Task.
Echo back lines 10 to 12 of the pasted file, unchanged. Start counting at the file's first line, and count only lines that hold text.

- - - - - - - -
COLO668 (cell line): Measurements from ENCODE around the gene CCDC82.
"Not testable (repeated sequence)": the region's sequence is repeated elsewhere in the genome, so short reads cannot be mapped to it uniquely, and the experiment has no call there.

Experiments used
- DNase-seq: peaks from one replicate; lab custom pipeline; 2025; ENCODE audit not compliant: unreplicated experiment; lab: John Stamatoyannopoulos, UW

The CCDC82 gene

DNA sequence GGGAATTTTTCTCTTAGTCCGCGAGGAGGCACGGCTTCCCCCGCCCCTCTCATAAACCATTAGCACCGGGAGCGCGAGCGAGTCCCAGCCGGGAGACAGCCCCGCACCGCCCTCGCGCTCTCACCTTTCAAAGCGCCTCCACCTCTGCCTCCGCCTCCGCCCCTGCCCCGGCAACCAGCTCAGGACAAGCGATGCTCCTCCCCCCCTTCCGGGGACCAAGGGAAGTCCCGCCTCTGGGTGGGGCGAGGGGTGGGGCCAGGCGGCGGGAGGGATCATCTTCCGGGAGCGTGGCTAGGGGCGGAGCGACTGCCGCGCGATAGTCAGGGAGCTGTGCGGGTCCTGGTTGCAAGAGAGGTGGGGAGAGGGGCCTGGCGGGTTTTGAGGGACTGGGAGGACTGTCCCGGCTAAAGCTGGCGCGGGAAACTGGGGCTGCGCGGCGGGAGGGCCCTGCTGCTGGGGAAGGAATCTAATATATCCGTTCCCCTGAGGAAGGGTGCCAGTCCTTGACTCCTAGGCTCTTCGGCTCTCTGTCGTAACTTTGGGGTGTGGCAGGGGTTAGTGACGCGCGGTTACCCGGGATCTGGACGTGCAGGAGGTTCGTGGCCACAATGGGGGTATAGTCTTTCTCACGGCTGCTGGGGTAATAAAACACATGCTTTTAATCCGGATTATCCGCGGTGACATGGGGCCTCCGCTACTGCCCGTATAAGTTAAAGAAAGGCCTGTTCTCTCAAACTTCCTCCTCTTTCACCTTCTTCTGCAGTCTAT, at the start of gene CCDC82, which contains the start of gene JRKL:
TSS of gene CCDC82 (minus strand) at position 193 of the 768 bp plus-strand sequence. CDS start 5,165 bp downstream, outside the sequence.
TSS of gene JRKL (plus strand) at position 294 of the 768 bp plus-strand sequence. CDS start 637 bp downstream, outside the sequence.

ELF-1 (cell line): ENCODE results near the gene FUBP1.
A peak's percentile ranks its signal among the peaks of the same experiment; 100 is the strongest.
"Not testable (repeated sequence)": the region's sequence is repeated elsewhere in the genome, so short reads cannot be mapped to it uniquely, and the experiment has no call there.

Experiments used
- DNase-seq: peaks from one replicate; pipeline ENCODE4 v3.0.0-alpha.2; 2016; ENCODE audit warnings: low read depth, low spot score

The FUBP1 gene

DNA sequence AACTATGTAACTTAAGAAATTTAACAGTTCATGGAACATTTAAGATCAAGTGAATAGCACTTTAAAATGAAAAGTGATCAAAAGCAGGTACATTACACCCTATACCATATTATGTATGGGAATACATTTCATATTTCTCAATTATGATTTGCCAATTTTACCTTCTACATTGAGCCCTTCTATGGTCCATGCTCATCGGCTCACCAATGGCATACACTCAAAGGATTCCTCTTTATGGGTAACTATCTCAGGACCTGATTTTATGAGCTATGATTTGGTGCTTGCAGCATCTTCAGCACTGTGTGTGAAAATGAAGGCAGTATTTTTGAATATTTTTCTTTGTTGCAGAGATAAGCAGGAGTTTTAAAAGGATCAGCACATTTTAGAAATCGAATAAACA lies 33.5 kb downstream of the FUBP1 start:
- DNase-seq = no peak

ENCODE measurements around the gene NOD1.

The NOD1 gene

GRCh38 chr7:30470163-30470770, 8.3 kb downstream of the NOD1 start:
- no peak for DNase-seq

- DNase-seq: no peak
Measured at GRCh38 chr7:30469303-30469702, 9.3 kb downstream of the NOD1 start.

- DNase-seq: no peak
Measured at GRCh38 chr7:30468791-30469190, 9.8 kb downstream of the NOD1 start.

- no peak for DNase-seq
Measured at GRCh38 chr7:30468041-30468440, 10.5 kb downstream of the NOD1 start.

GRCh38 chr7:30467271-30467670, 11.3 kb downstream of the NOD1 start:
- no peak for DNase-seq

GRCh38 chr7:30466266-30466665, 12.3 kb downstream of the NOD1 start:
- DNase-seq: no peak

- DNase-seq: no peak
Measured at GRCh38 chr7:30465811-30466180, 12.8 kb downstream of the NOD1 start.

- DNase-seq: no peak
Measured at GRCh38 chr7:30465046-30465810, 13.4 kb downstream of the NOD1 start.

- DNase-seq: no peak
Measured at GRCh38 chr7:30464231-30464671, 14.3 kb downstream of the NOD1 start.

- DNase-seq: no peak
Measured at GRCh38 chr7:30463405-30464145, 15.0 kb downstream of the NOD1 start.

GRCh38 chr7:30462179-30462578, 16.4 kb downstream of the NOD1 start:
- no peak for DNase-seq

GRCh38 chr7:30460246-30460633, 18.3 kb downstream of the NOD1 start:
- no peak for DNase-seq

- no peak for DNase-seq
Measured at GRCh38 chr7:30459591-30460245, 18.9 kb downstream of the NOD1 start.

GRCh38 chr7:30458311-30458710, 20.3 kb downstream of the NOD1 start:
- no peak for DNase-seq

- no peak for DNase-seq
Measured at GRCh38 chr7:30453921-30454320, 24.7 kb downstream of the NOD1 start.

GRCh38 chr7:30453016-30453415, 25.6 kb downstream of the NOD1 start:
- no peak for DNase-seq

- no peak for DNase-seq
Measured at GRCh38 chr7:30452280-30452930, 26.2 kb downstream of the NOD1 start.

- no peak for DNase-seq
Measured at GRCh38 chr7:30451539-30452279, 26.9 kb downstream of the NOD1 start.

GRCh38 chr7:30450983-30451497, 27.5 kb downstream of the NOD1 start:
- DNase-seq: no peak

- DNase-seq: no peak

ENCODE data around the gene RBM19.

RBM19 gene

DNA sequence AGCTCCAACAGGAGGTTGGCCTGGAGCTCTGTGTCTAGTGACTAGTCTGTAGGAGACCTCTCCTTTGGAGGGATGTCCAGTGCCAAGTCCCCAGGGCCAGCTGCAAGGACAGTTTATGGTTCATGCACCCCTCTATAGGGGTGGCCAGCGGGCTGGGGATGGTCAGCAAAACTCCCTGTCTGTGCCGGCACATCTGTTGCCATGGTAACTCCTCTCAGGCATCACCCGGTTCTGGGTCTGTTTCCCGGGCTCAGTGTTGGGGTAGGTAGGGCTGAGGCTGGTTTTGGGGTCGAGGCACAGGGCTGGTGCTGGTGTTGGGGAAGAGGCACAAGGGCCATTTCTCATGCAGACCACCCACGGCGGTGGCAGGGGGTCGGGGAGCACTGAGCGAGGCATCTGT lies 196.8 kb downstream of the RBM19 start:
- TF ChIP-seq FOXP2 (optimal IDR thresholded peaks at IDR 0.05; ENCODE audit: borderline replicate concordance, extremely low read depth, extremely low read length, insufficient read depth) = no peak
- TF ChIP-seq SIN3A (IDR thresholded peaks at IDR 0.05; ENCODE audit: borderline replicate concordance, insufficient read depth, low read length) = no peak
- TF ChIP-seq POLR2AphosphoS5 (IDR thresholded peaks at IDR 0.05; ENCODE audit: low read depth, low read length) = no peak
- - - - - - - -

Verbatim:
A peak's percentile ranks its signal among the peaks of the same experiment; 100 is the strongest.
"Not testable (repeated sequence)": the region's sequence is repeated elsewhere in the genome, so short reads cannot be mapped to it uniquely, and the experiment has no call there.

Experiments used